Bulbhead Going Out of Business

Is Bulbhead Going Out of Business?

As an avid late-night TV viewer, you’ve likely seen your fair share of Bulbhead infomercials over the years. The common question is bulbhead going out of business. The company behind the “As Seen on TV” products has become ubiquitous thanks to their quirky and sometimes kooky merchandise. From the patented comfort hover seat cushion to the hands-free soap pump, Bulbhead has made a name for itself, selling unique household gadgets directly to consumers for over 20 years.

But recently, eagle-eyed shoppers have noticed something strange – some of Bulbhead’s most popular products seem to be disappearing from store shelves. And their typically robust online inventory appears to be dwindling as well. So what gives? Is Bulbhead going out of business like some have speculated? Let’s take an in-depth look at the facts.

A Brief History of Bulbhead

A Brief History of Bulbhead
Is BulbHead Going Out of Business

Bulbhead was founded in 1996 by Cathy Mitchell and Kevin Butler. The husband and wife duo started the business out of their garage with just one product – the trap-ease rat trap. The innovative hands-free trap allowed them to capitalize on Cathy’s fame as the “Queen of QVC” to pitch their invention to the popular home shopping channel successfully.

The trap-ease became an overnight sensation, and Bulbhead was born. They began creating and marketing more unique “As Seen on TV” products to consumers looking for solutions to everyday problems. The company eventually grew into a bonafide industry leader in direct-to-consumer marketing.

Over the years, Bulbhead has sold over 400 million products worldwide. Their catalog contains over 500 gadgets designed to make life easier. Thanks to ubiquitous late-night infomercials, Bulbhead has become one of the most recognizable brands in the $300 billion direct-response industry.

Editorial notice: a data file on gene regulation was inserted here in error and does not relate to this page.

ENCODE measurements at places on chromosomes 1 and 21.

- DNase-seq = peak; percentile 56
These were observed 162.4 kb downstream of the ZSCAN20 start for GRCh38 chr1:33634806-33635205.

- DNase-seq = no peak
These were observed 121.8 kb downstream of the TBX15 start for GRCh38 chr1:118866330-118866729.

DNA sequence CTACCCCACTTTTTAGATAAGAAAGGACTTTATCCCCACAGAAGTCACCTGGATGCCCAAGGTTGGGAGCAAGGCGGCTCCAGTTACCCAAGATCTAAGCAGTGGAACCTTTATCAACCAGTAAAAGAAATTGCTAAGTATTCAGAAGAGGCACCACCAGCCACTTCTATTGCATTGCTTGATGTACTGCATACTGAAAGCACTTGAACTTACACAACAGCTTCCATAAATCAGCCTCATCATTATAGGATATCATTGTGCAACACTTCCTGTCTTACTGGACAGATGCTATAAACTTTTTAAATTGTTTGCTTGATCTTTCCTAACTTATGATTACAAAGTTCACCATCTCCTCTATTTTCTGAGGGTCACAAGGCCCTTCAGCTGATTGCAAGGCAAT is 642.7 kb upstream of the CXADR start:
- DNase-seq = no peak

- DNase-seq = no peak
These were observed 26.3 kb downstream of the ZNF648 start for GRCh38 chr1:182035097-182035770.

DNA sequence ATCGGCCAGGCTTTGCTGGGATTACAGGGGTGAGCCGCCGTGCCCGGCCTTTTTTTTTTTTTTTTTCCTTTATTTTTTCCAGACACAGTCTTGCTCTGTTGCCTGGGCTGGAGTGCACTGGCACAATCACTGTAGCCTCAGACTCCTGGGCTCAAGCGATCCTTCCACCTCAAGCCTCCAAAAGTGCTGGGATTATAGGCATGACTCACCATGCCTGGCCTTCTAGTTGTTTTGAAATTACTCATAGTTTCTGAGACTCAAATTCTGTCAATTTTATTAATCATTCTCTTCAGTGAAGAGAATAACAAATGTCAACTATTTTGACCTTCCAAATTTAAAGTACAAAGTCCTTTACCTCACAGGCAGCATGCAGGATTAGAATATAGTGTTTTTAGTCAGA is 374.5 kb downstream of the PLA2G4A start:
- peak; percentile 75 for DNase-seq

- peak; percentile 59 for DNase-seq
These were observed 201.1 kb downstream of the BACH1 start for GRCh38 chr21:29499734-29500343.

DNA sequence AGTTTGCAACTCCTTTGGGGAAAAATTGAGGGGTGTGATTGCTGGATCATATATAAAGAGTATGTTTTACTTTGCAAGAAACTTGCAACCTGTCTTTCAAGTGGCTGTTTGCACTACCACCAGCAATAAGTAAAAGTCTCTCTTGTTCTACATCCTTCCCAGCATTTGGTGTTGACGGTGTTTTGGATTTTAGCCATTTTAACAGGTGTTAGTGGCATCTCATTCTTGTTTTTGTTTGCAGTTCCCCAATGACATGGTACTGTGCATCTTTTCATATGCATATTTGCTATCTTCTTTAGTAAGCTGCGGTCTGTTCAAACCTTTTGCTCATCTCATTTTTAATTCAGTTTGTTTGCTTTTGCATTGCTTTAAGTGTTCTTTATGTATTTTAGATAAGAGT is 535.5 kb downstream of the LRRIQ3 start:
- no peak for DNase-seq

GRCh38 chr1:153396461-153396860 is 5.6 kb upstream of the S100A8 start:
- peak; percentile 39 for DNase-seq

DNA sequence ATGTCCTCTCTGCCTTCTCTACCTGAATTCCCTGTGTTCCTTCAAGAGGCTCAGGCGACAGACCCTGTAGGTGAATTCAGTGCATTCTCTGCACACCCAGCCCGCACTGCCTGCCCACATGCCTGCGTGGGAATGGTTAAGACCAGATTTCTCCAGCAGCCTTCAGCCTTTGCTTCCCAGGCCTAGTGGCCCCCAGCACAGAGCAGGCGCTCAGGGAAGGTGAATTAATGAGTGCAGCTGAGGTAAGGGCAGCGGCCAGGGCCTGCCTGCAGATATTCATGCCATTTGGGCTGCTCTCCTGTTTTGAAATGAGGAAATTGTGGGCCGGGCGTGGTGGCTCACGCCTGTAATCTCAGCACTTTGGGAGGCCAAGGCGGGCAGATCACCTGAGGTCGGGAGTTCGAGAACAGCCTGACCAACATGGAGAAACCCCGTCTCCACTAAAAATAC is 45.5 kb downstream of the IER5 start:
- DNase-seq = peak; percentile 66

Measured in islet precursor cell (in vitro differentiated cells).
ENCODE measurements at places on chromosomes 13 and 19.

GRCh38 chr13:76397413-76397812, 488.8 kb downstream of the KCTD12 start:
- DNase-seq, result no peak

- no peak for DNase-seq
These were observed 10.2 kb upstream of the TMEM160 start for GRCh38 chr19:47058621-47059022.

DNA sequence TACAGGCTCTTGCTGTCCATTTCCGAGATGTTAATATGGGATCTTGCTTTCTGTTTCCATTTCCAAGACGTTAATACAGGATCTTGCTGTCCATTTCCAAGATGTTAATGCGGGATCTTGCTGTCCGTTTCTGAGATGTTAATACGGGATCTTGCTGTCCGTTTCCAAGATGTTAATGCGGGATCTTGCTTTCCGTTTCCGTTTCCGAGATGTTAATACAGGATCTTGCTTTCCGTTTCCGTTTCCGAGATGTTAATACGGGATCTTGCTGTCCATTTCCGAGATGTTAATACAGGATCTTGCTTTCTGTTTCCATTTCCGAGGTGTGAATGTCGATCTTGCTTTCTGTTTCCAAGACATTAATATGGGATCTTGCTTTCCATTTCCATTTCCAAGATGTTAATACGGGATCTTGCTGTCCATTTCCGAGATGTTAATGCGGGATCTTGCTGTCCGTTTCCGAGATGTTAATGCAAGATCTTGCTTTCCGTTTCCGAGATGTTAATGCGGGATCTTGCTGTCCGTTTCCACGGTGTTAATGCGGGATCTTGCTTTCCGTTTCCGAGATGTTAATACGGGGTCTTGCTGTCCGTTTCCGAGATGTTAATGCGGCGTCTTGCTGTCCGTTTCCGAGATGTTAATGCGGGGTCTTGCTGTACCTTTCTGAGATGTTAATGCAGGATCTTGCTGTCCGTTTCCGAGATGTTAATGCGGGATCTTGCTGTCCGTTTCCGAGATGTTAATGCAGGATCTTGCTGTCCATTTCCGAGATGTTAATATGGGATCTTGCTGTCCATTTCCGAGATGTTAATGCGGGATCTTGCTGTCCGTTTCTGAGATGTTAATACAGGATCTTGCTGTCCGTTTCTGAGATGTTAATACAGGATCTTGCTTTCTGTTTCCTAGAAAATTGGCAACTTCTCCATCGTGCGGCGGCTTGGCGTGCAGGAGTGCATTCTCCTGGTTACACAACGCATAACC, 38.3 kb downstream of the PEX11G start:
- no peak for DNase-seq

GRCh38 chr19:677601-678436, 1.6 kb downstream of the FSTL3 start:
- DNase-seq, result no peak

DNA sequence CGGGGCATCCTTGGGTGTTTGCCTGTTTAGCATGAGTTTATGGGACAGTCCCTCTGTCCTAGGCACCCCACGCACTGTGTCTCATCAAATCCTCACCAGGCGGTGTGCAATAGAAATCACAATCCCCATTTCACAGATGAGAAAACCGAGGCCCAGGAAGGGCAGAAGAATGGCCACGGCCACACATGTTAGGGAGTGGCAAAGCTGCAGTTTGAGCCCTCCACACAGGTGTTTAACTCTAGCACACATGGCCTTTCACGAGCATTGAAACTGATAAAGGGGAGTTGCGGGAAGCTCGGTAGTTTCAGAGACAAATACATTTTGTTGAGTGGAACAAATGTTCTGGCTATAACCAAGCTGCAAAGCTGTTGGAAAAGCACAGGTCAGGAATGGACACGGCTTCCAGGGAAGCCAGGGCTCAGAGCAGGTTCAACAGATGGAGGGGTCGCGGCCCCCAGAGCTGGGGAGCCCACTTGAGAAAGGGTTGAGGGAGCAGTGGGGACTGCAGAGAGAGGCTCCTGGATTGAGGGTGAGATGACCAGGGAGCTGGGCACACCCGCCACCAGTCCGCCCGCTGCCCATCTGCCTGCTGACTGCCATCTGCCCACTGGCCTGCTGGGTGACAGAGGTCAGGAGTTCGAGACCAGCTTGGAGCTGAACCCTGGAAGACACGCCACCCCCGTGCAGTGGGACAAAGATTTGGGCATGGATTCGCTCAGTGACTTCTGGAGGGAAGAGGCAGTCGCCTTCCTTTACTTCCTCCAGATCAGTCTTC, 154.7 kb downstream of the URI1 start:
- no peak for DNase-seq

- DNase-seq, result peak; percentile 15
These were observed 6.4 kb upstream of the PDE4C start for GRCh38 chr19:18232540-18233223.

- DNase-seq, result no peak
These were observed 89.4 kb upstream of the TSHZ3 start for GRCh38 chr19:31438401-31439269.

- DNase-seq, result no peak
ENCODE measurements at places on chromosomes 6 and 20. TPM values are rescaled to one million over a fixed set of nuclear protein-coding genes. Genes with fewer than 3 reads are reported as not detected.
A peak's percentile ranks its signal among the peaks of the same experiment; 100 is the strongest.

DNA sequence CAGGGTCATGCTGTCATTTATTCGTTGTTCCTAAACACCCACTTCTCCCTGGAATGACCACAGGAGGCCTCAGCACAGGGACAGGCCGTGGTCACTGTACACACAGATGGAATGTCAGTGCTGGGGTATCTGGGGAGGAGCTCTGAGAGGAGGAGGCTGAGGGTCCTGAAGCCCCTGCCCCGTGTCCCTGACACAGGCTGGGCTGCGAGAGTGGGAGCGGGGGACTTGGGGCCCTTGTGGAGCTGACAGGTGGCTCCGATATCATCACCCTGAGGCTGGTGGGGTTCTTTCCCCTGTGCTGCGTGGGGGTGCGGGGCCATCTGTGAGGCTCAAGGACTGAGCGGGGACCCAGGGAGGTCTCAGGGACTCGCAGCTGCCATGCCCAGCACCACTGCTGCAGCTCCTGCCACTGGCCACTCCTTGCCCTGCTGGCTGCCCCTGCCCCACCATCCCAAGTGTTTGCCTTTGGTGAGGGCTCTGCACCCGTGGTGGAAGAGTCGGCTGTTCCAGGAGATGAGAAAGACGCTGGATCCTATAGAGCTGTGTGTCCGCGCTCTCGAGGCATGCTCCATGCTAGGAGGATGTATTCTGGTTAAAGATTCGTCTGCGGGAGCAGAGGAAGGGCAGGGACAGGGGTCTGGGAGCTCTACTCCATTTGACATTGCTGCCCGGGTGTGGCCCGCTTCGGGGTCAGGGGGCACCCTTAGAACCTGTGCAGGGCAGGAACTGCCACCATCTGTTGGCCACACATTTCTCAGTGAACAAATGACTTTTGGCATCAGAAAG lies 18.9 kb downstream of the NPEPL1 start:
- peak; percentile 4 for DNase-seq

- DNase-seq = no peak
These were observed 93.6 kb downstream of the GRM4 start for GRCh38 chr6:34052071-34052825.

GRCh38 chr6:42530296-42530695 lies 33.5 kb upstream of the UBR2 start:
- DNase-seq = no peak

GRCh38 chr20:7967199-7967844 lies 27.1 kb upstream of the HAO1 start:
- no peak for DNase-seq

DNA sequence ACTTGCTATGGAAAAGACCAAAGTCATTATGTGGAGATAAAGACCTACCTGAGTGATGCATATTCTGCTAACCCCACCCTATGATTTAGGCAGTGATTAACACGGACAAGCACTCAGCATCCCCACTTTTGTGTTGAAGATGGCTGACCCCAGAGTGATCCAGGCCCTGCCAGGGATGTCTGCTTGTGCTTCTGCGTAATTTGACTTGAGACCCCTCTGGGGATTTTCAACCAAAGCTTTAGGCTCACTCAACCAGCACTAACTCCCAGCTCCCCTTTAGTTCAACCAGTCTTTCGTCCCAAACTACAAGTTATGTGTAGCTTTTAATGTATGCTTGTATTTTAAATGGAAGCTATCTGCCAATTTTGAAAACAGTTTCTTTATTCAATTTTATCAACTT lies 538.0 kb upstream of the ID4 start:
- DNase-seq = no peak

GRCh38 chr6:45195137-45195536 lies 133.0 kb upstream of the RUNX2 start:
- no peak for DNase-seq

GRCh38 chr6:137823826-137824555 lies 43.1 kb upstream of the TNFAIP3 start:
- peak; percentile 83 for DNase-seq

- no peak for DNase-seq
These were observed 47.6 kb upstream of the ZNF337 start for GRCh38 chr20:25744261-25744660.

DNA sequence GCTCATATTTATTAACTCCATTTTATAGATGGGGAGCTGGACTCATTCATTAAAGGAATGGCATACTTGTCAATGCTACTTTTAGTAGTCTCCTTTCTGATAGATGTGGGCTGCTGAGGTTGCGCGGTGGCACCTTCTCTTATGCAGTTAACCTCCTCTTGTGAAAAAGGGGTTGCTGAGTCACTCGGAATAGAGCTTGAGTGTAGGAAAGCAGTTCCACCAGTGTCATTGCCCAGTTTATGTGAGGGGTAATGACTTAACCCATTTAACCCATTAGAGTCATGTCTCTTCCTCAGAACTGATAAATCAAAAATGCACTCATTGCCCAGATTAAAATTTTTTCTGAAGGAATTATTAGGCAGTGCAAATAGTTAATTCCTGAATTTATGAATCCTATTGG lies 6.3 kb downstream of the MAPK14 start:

Signs That Bulbhead Could Be Struggling

Lately, some subtle signs indicate that America’s favorite purveyor of quirky gadgets might be struggling.

For starters, the once robust Bulbhead online store seems to be dwindling. Shoppers have noticed that inventory for some of the company’s top sellers, like the comfort hover seat cushion or the copper chef pan, appears to be running low. Some of Bulbhead’s most popular infomercial products even appear to be sold out on their website.

There also appears to be decreased visibility for Bulbhead products in brick-and-mortar retail stores. Shoppers who once relied on finding Bulbhead favorites at the As Seen on TV store or in Walmart aisles have reported empty shelves in areas that once brimmed with trap-ease mousetraps and fushigi magic gravity balls.

Additionally, Bulbhead infomercials seem to be airing less frequently these days. The company was once infamous for its ubiquitous late-night TV ads hawking offbeat merchandise. But lately, consumers have noticed a sharp decline in Bulbhead’s typically heavy advertising spend.

While none of these observations alone cause significant concern, collectively, they paint a picture of a retailer in flux. And it begs the question – could America’s beloved purveyor of quirky, as seen on TV products, be the next retail giant to fall?

Why Bulbhead Could Be Struggling

Why Bulbhead Could Be Struggling

A retail giant like Bulbhead might face turmoil in today’s rapidly evolving marketplace for a few key reasons.

1. Increased Competition

One of the most significant factors impacting Bulbhead’s business is likely increased competition. When Bulbhead launched in the ’90s, they were one of just a handful of companies using direct-response marketing to sell unique gadgets and household products directly to consumers.